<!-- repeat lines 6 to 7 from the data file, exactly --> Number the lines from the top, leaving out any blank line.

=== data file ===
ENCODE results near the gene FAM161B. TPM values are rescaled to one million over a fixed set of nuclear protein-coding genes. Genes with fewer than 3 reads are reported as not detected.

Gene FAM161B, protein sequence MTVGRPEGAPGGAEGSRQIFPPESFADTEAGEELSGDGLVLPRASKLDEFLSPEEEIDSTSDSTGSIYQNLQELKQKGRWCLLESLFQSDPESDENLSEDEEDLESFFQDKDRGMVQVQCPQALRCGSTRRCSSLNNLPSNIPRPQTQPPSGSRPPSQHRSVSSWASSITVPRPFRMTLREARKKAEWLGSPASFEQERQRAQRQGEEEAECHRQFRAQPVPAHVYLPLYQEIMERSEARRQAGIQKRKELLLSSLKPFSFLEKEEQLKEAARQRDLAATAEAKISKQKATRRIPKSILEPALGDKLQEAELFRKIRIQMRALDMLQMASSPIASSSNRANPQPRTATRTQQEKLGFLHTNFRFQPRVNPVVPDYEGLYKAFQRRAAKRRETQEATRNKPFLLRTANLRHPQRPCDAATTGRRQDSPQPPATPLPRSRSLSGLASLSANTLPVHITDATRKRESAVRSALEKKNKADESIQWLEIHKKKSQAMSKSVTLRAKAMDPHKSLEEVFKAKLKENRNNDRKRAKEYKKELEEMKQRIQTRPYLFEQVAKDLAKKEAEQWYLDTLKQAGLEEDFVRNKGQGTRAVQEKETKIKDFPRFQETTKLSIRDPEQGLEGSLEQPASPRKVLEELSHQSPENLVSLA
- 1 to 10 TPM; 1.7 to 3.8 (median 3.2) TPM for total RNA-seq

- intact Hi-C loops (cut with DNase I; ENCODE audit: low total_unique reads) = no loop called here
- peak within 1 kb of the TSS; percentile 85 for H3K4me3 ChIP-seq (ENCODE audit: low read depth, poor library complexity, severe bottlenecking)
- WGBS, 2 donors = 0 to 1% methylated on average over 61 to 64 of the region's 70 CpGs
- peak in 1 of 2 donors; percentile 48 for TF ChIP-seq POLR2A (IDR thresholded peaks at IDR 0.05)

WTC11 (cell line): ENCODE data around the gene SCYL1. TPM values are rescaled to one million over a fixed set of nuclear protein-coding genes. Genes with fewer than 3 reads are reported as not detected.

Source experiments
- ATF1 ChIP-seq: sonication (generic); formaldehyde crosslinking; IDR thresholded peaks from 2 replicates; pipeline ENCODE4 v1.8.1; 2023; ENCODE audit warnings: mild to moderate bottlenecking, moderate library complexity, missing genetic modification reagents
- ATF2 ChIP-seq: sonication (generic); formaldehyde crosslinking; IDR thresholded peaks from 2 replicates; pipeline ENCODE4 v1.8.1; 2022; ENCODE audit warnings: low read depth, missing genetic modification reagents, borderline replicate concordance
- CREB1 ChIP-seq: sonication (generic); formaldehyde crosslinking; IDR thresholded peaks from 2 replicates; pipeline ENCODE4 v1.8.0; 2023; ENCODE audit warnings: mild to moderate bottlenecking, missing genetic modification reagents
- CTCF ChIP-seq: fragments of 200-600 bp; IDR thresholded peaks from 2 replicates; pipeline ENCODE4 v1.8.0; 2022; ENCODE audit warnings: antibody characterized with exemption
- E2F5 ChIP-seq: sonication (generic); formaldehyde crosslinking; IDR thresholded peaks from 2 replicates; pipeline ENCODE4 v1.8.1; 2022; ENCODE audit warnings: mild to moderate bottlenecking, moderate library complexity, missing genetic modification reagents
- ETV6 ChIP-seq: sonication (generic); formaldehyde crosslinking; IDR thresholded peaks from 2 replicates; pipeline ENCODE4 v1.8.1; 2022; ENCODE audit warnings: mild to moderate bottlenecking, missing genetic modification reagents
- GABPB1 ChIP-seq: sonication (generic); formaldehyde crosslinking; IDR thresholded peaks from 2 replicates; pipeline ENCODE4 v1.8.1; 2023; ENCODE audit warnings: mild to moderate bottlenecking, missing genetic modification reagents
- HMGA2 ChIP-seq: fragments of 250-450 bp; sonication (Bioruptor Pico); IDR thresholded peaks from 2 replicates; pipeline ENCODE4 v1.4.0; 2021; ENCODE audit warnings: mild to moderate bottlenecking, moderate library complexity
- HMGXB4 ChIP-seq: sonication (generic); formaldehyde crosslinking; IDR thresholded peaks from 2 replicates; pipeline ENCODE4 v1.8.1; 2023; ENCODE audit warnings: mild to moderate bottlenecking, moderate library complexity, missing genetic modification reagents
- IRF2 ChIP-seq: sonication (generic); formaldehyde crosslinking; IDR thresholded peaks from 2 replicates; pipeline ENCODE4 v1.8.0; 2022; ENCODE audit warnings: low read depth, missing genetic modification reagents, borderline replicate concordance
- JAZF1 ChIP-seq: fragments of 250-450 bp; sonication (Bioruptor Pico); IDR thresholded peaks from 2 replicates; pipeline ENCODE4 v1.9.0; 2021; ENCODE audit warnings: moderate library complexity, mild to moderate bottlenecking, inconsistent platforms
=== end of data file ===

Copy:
- WGBS, 2 donors = 0 to 1% methylated on average over 61 to 64 of the region's 70 CpGs
- peak in 1 of 2 donors; percentile 48 for TF ChIP-seq POLR2A (IDR thresholded peaks at IDR 0.05)